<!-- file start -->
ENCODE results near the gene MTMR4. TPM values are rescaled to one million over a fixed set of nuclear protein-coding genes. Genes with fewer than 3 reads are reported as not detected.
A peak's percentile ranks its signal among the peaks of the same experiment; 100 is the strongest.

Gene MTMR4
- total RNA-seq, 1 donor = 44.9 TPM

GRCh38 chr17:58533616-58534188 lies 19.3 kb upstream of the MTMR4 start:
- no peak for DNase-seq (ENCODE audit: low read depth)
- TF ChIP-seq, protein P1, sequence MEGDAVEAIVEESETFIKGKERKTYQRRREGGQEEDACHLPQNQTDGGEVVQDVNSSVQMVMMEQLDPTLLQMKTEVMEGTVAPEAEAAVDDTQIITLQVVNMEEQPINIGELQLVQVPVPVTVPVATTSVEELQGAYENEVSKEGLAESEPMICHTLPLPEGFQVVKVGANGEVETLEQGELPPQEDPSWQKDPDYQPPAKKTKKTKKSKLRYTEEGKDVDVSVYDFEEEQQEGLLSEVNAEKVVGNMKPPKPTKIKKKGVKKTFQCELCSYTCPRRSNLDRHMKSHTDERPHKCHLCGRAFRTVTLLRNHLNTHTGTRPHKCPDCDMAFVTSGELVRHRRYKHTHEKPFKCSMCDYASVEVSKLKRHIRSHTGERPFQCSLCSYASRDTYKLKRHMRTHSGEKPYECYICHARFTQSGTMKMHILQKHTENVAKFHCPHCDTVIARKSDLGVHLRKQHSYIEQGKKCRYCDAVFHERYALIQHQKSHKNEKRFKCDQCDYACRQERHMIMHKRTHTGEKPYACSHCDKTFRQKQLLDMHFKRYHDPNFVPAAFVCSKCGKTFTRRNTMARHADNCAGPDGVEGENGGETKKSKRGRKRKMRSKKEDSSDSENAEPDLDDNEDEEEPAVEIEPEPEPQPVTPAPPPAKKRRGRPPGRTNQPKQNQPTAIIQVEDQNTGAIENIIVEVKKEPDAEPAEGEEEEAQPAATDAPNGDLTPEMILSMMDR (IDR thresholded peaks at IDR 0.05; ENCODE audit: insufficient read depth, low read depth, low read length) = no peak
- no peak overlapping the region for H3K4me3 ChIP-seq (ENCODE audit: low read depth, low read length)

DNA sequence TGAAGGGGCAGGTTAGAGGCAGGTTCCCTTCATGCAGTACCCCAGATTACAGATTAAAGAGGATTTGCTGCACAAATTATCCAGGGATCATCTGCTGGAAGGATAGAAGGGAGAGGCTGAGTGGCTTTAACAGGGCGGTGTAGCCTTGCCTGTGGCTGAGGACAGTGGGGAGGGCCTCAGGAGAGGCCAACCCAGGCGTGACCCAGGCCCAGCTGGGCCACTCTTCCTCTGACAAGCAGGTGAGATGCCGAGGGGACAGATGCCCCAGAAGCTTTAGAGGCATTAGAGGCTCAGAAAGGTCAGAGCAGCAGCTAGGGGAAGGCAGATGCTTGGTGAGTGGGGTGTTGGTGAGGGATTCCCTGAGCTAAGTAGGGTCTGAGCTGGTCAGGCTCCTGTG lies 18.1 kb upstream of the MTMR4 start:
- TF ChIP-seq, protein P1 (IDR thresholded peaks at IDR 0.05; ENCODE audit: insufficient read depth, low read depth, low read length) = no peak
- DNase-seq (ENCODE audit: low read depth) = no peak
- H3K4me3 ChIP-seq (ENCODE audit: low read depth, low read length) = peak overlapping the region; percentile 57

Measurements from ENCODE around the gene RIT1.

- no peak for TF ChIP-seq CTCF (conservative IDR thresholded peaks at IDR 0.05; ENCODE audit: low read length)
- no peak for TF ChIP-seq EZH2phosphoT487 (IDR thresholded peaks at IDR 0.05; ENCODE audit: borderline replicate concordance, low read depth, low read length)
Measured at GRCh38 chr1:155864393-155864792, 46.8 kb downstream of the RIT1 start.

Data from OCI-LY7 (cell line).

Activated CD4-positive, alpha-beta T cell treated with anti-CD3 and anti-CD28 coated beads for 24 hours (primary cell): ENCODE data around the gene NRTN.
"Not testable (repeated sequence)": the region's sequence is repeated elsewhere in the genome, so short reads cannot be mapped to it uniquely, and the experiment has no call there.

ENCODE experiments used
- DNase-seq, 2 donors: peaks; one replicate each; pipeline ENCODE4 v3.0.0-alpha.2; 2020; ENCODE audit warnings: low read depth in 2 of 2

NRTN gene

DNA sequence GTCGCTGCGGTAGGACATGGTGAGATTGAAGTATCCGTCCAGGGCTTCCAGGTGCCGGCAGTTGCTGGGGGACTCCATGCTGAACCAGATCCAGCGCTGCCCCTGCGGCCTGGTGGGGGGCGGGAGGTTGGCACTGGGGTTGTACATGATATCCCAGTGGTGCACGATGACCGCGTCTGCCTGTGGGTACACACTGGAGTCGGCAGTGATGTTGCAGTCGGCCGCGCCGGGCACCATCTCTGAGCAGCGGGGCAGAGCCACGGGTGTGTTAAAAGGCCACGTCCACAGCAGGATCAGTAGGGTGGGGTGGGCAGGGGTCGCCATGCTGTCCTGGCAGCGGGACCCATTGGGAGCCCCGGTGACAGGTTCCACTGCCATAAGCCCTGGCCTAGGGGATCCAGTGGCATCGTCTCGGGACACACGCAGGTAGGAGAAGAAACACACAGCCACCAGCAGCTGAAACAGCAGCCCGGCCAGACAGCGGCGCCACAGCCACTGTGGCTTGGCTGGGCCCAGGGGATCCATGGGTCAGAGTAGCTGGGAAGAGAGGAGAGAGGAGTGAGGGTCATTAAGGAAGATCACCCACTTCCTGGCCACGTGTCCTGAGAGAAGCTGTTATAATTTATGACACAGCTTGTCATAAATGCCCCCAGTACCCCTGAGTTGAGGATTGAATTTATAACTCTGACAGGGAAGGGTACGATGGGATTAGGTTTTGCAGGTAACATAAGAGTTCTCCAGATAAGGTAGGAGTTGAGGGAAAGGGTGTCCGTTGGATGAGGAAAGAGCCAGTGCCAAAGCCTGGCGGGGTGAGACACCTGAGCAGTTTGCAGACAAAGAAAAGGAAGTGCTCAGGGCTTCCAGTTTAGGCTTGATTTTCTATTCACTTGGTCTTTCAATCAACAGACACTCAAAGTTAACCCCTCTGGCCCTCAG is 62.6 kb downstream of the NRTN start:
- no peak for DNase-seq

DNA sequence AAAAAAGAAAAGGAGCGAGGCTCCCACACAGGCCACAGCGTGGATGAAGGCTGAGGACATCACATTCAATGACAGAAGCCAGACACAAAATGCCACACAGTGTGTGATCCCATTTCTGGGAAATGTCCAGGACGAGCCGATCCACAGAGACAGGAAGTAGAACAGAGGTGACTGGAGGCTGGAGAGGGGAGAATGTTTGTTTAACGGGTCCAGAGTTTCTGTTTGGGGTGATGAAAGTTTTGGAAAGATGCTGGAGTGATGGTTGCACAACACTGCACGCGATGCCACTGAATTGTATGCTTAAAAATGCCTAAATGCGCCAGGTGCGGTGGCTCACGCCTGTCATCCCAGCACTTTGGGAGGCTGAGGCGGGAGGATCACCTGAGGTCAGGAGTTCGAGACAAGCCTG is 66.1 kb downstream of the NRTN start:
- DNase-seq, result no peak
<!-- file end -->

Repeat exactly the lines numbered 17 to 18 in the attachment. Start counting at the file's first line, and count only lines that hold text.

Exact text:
Data from OCI-LY7 (cell line).

Activated CD4-positive, alpha-beta T cell treated with anti-CD3 and anti-CD28 coated beads for 24 hours (primary cell): ENCODE data around the gene NRTN.